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If the care provider determines that the unaccompanied alien child requires medical attention, the care provider arranges for the unaccompanied alien child to be evaluated by a medical and/or mental health provider as soon as possible upon the unaccompanied alien child’s arrival at the facility.Where available, the care provider or any stakeholder may request the appointment of a Child Advocate for an unaccompanied alien child who is a victim of trafficking or is found to be especially vulnerable (See Section 2.3.4). guides the interviewer through a series of questions to obtain information about family members, any immediate medical or mental health concerns, current medications, and any concerns about personal safety that the child may have at that time.
Prior to interviewing the UAC using the the care provider informs the youth that providing honest answers to all assessments is essential.
The care provider also informs the UAC that self-disclosure of previously unreported criminal history or violent behavior to any other children, care provider staff, ORR, or others, may result in the child’s transfer to another care provider facility and may affect their release.
The UAC Assessment is used by the care provider as the basis for an initial release plan for the unaccompanied alien child and is the initial form used to evaluate the child or youth for services.
An unaccompanied alien child may not be transferred to another ORR care provider or released from ORR custody to a sponsor until the care provider has completed the assessment.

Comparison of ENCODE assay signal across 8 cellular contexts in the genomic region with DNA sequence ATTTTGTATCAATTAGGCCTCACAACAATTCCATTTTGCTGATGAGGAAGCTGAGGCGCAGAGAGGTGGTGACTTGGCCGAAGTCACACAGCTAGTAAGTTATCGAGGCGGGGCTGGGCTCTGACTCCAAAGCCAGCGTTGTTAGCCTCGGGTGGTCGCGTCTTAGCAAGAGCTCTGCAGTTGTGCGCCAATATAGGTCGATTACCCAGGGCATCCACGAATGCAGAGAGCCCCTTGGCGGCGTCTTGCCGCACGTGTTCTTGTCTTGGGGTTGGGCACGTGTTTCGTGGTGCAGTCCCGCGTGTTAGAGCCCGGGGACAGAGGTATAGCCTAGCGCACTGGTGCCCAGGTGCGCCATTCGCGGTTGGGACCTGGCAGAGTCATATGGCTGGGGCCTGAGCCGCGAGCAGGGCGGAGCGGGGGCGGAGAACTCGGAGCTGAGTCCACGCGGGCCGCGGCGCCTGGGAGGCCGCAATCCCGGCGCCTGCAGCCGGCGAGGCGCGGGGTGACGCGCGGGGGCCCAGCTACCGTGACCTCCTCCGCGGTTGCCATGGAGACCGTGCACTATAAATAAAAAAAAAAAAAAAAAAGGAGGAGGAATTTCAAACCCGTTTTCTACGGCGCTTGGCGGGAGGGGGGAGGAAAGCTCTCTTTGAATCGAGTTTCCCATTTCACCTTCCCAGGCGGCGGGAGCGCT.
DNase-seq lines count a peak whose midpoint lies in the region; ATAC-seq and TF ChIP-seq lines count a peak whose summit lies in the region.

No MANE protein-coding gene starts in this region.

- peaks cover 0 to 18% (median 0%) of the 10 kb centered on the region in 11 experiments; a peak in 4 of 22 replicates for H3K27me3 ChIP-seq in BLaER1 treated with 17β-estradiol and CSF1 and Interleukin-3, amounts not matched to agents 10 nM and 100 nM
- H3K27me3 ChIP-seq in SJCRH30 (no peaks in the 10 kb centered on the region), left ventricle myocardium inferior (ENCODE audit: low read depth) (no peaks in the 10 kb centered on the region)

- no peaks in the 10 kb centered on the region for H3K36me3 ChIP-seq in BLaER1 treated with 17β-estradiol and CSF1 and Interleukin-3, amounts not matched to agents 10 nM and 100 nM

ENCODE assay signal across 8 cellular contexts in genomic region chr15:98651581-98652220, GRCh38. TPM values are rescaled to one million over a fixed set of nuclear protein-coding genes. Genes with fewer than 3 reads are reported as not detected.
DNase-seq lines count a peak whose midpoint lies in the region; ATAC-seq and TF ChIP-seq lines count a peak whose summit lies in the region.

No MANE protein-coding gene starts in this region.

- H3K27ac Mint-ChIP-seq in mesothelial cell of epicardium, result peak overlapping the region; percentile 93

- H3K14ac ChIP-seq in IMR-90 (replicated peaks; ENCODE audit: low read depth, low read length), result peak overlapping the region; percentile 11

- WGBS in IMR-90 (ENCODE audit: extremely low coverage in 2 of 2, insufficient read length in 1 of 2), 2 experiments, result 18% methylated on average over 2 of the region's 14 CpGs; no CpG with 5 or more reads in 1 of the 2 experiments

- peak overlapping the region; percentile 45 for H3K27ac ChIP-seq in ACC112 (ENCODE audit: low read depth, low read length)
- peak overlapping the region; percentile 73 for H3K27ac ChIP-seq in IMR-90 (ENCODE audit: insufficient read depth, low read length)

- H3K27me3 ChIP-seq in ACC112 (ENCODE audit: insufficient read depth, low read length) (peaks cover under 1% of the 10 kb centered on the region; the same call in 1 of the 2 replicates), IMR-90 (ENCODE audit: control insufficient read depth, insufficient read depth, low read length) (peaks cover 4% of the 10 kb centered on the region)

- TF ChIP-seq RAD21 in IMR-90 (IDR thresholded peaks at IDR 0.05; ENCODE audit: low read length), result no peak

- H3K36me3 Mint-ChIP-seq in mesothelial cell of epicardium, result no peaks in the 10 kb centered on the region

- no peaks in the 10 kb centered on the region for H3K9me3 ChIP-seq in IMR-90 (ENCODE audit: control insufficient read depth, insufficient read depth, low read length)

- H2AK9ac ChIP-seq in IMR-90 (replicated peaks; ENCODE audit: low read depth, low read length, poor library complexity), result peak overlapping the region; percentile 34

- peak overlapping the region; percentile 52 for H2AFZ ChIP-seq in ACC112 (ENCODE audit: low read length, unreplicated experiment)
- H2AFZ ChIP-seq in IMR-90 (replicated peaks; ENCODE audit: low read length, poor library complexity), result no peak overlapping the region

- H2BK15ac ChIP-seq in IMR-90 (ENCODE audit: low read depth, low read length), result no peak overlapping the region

Care providers lacking staff who speak an unaccompanied alien child’s native or preferred language must make every attempt to utilize a professional translation service for the unaccompanied alien child’s orientation.
In cases where no such service exists, or is unavailable, then care providers must consult with the ORR FFS, the Care Coordinator, and other relevant stakeholders to create and implement a strategy for communicating with the unaccompanied alien child as effectively as possible.Once the care provider has physical custody of the unaccompanied alien child, the care provider must complete the admissions and orientation process.Care provider staff must be trained in techniques for child-friendly and trauma-informed interviewing, assessment, observation and other techniques.Care provider facilities are State licensed and must meet ORR requirements to ensure a high level of quality care.The facilities, which operate under cooperative agreements and contracts, provide children with classroom education, health care, socialization/recreation, vocational training, mental health services, access to legal services, access to Child Advocates where applicable, and case management.The care provider continues to update the child or youth’s case file using another assessment tool (the UAC Case Review).This form is used to make sure that the case is continually updated (initially on the unaccompanied alien child’s 30th day in the care provider’s care and subsequently every 30 days or every 90 days in a long term foster care provider’s care).Care providers who operate secure or staff secure facilities must ensure that the unaccompanied alien children initially placed or transferred to their facility are provided a notice in a format and language accessible to the child as to why they were placed in the facility.If the care provider staff determines during the admissions and intake process that the unaccompanied alien child’s health or life is in imminent risk or their condition places the safety of others at imminent risk, the care provider must contact 9-1-1 for crisis response and transportation to the nearest emergency room.This information is entered into the child’s case management record in a timely fashion to identify any changes that impact a release care plan or individual service plan.Care providers create long term plans to address the individual needs of each unaccompanied alien child following release from ORR.